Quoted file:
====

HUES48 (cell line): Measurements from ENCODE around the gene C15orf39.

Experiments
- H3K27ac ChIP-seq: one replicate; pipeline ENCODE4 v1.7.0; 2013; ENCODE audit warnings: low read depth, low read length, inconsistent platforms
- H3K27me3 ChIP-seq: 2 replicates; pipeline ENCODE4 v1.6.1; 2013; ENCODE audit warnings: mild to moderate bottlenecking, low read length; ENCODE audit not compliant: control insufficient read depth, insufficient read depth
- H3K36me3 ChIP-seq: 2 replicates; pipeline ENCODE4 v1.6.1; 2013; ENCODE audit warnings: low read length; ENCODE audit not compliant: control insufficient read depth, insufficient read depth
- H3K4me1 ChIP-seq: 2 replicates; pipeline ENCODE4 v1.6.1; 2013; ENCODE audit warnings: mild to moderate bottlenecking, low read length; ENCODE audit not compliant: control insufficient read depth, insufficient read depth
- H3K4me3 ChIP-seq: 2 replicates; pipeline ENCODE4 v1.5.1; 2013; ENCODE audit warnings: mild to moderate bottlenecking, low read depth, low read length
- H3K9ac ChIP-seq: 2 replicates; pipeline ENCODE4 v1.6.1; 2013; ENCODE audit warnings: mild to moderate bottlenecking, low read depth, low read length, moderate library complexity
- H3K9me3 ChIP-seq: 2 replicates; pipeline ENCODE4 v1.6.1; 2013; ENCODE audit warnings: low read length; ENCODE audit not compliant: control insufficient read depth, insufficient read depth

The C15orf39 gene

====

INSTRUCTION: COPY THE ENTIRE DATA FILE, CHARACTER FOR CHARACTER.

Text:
HUES48 (cell line): Measurements from ENCODE around the gene C15orf39.

Experiments
- H3K27ac ChIP-seq: one replicate; pipeline ENCODE4 v1.7.0; 2013; ENCODE audit warnings: low read depth, low read length, inconsistent platforms
- H3K27me3 ChIP-seq: 2 replicates; pipeline ENCODE4 v1.6.1; 2013; ENCODE audit warnings: mild to moderate bottlenecking, low read length; ENCODE audit not compliant: control insufficient read depth, insufficient read depth
- H3K36me3 ChIP-seq: 2 replicates; pipeline ENCODE4 v1.6.1; 2013; ENCODE audit warnings: low read length; ENCODE audit not compliant: control insufficient read depth, insufficient read depth
- H3K4me1 ChIP-seq: 2 replicates; pipeline ENCODE4 v1.6.1; 2013; ENCODE audit warnings: mild to moderate bottlenecking, low read length; ENCODE audit not compliant: control insufficient read depth, insufficient read depth
- H3K4me3 ChIP-seq: 2 replicates; pipeline ENCODE4 v1.5.1; 2013; ENCODE audit warnings: mild to moderate bottlenecking, low read depth, low read length
- H3K9ac ChIP-seq: 2 replicates; pipeline ENCODE4 v1.6.1; 2013; ENCODE audit warnings: mild to moderate bottlenecking, low read depth, low read length, moderate library complexity
- H3K9me3 ChIP-seq: 2 replicates; pipeline ENCODE4 v1.6.1; 2013; ENCODE audit warnings: low read length; ENCODE audit not compliant: control insufficient read depth, insufficient read depth

The C15orf39 gene